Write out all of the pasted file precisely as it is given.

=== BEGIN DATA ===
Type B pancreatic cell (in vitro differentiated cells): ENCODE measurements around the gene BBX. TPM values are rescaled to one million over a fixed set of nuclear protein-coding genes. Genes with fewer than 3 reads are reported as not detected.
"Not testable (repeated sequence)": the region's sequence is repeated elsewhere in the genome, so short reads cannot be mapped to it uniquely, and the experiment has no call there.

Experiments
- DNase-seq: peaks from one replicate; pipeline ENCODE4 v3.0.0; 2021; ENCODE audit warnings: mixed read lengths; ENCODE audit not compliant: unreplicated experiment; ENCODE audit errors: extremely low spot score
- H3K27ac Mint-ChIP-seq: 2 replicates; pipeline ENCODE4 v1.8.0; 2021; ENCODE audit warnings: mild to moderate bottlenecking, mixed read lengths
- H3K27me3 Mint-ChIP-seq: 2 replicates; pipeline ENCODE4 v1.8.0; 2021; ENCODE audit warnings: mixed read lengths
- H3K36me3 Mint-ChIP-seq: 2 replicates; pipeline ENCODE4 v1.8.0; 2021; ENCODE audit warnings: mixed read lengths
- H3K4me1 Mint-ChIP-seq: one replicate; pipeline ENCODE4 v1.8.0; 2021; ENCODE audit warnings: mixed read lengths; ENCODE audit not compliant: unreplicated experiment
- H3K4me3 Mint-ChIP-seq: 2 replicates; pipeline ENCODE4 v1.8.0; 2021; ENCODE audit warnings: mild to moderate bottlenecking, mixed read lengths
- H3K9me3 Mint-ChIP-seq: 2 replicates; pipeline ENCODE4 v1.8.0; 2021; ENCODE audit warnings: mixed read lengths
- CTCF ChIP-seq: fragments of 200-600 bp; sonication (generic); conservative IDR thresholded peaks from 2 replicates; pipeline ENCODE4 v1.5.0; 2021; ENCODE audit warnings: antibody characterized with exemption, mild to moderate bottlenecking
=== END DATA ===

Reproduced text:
Type B pancreatic cell (in vitro differentiated cells): ENCODE measurements around the gene BBX. TPM values are rescaled to one million over a fixed set of nuclear protein-coding genes. Genes with fewer than 3 reads are reported as not detected.
"Not testable (repeated sequence)": the region's sequence is repeated elsewhere in the genome, so short reads cannot be mapped to it uniquely, and the experiment has no call there.

Experiments
- DNase-seq: peaks from one replicate; pipeline ENCODE4 v3.0.0; 2021; ENCODE audit warnings: mixed read lengths; ENCODE audit not compliant: unreplicated experiment; ENCODE audit errors: extremely low spot score
- H3K27ac Mint-ChIP-seq: 2 replicates; pipeline ENCODE4 v1.8.0; 2021; ENCODE audit warnings: mild to moderate bottlenecking, mixed read lengths
- H3K27me3 Mint-ChIP-seq: 2 replicates; pipeline ENCODE4 v1.8.0; 2021; ENCODE audit warnings: mixed read lengths
- H3K36me3 Mint-ChIP-seq: 2 replicates; pipeline ENCODE4 v1.8.0; 2021; ENCODE audit warnings: mixed read lengths
- H3K4me1 Mint-ChIP-seq: one replicate; pipeline ENCODE4 v1.8.0; 2021; ENCODE audit warnings: mixed read lengths; ENCODE audit not compliant: unreplicated experiment
- H3K4me3 Mint-ChIP-seq: 2 replicates; pipeline ENCODE4 v1.8.0; 2021; ENCODE audit warnings: mild to moderate bottlenecking, mixed read lengths
- H3K9me3 Mint-ChIP-seq: 2 replicates; pipeline ENCODE4 v1.8.0; 2021; ENCODE audit warnings: mixed read lengths
- CTCF ChIP-seq: fragments of 200-600 bp; sonication (generic); conservative IDR thresholded peaks from 2 replicates; pipeline ENCODE4 v1.5.0; 2021; ENCODE audit warnings: antibody characterized with exemption, mild to moderate bottlenecking